Yawp Chair

My second poet chair is complete. The first one was Emily Dickinson, with emphasis on her poem “Hope is the thing with feathers.”  This one is Walt Whitman’s,  I decided to use verse 32 of Song of Myself for this one. In this verse, Whitman explains why he would often rather live with animals than with humans. It reads, in part: Continue reading “Yawp Chair”


Barbaric Yawp

A teacher friend of mine loves Walt Whitman’s work just like I do. She and her students regularly sound their “barbaric yawp” around the classroom and hallways. Unfortunately, as is the case in many schools, the administration does not appreciate nor understand poetic expression. She recently received this email from her principal: Continue reading “Barbaric Yawp”


Unscrew the locks!

Somewhere in the middle of his vast, joyous, brutal, democratic, and American poem, Walt Whitman said:

Unscrew the locks from the doors!
Unscrew the doors themselves from their jambs!

Whoever degrades another degrades me;
And whatever is done or said returns at last to me.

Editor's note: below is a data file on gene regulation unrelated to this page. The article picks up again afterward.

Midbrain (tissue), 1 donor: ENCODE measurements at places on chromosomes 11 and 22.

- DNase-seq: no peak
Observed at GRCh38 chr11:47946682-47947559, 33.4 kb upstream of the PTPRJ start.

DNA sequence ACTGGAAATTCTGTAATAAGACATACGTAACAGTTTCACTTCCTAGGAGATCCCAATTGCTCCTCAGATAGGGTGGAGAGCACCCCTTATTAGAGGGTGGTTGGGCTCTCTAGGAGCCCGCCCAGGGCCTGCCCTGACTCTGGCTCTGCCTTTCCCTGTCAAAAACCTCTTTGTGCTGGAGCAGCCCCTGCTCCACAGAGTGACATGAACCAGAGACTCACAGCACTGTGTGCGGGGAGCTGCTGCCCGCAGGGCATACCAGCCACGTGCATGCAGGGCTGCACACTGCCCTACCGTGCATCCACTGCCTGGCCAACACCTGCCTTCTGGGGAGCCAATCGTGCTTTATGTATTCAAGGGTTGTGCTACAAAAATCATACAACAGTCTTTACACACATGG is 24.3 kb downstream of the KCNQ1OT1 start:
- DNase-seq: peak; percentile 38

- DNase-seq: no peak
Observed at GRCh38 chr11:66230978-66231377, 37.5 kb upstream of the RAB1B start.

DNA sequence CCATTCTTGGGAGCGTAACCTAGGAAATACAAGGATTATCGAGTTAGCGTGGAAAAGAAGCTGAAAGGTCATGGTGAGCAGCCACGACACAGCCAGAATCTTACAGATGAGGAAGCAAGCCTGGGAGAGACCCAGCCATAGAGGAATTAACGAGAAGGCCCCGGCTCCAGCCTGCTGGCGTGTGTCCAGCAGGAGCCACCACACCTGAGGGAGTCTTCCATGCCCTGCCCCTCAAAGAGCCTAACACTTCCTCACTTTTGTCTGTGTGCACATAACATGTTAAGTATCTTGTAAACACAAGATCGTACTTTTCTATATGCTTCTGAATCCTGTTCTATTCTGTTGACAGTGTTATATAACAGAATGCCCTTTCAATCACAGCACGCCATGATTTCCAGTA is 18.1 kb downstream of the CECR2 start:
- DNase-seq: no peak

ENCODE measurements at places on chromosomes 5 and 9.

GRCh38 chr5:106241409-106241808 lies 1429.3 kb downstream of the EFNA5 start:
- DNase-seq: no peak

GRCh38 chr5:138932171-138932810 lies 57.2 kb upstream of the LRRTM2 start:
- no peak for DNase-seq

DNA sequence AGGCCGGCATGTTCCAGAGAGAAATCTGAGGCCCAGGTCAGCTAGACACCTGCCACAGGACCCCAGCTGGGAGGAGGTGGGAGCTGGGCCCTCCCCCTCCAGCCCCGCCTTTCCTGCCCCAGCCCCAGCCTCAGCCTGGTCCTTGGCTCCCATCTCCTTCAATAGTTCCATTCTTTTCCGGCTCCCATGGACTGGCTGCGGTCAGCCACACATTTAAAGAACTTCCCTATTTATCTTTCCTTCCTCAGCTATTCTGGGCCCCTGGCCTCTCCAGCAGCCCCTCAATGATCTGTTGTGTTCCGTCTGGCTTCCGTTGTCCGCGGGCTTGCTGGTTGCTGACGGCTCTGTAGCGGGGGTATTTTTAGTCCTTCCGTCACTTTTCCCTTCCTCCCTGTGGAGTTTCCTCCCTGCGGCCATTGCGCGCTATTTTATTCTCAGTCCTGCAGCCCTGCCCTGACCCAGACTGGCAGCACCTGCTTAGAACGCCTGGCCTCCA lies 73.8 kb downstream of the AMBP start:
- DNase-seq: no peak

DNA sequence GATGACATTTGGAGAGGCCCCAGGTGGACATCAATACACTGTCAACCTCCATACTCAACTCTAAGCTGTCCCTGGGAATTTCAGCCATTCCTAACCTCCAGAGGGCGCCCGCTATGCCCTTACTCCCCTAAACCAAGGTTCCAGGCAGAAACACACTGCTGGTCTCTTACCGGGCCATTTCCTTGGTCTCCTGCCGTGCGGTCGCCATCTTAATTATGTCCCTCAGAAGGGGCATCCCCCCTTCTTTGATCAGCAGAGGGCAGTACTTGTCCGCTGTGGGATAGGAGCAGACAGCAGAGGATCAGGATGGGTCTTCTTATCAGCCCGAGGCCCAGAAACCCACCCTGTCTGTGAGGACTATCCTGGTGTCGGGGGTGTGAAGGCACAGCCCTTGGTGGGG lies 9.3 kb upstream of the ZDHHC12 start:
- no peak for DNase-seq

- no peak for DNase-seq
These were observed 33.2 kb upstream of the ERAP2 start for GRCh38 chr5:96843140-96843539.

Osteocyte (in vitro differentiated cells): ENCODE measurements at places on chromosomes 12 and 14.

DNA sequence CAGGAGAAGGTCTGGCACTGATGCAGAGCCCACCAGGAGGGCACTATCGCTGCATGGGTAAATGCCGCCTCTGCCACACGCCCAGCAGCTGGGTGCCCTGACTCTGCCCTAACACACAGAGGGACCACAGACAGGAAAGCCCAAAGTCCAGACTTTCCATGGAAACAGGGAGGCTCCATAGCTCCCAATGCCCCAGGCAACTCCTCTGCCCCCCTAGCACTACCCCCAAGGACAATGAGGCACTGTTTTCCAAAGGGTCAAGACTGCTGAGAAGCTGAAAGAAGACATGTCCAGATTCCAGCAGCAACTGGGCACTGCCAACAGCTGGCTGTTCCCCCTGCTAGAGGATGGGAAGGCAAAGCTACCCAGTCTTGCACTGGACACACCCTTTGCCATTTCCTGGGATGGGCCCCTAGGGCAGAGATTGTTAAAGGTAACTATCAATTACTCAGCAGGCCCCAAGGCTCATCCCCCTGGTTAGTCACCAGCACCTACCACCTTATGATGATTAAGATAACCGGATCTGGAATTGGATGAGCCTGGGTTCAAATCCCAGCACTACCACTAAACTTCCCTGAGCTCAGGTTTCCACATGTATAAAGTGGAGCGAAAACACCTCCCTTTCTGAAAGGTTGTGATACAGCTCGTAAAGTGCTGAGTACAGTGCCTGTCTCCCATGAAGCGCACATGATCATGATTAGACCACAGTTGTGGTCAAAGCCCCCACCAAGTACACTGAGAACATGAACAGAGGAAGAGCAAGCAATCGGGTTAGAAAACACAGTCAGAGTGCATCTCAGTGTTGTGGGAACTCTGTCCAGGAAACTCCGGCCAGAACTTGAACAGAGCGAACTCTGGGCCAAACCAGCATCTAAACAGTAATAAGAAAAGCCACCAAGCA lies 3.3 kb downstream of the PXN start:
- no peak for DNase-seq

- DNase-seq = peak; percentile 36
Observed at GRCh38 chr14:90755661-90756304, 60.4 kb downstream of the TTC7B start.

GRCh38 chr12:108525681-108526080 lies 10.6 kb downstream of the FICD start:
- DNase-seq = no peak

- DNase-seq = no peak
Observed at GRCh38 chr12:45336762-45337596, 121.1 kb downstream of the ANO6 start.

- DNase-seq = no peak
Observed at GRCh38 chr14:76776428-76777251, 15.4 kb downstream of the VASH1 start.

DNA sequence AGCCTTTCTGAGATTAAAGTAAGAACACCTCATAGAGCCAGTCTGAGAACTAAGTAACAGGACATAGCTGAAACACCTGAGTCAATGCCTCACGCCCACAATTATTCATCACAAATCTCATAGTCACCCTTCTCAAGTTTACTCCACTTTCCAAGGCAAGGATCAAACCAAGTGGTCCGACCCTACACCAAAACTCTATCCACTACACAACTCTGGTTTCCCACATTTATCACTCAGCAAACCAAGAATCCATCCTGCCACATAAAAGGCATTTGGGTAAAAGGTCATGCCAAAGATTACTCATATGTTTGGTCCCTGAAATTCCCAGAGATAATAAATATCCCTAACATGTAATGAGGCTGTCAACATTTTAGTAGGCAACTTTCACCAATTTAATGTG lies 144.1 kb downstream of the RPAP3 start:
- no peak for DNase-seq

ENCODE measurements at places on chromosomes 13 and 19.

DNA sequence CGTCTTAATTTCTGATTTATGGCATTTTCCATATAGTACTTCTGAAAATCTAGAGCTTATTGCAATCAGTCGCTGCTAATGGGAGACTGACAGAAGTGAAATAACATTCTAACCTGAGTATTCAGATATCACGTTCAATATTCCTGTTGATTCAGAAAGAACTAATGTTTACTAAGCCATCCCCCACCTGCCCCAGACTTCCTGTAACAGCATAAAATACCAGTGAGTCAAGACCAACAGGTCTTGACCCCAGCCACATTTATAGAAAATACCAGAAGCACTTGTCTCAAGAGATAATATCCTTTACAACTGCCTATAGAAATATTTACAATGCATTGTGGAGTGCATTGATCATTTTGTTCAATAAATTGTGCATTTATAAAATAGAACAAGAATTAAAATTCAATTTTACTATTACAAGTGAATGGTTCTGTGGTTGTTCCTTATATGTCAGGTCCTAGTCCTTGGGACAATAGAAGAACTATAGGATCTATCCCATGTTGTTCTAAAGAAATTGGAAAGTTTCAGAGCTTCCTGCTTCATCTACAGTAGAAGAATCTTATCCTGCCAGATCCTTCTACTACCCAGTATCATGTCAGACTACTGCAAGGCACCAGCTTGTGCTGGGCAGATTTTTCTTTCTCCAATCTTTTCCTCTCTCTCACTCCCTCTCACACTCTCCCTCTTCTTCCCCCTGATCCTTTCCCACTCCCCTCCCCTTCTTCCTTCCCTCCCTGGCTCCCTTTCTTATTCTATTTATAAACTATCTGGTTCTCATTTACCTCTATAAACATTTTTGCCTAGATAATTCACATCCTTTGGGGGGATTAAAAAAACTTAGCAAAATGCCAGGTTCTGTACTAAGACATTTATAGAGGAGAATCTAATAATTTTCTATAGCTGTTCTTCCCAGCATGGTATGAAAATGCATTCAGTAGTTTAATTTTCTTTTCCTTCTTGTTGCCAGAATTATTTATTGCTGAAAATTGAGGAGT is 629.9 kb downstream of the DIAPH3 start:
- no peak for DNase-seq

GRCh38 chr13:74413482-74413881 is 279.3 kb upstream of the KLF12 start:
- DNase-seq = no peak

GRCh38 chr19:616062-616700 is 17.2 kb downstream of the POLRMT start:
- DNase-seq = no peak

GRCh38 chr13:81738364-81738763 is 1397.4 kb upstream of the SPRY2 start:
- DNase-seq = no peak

We are all here together for a time on this planet, and our lives affect each other. Facebook is the ubiquitous  example of that. What we say, what we do, what we post, how we respond, how we don’t respond: these all illustrate our inescapably interwoven lives.

Old Walt’s poetry was a song for the removal of barriers between people, no matter how different, evil, good, hopeless, or rotten. He believed in the essential goodness of humans, yet was not surprised when he didn’t always find it.

To be in love with the world and unsurprised by its brutality at the same time . . . that is my wish for us all. Unscrew the locks from your doors and your hearts and see what happens.